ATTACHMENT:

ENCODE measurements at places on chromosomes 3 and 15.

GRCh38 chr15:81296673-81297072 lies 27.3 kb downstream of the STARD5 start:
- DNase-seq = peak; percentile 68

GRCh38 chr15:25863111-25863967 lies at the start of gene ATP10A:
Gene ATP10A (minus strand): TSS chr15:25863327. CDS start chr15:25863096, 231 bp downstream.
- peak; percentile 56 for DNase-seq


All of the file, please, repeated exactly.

ENCODE measurements at places on chromosomes 3 and 15.

GRCh38 chr15:81296673-81297072 lies 27.3 kb downstream of the STARD5 start:
- DNase-seq = peak; percentile 68

GRCh38 chr15:25863111-25863967 lies at the start of gene ATP10A:
Gene ATP10A (minus strand): TSS chr15:25863327. CDS start chr15:25863096, 231 bp downstream.
- peak; percentile 56 for DNase-seq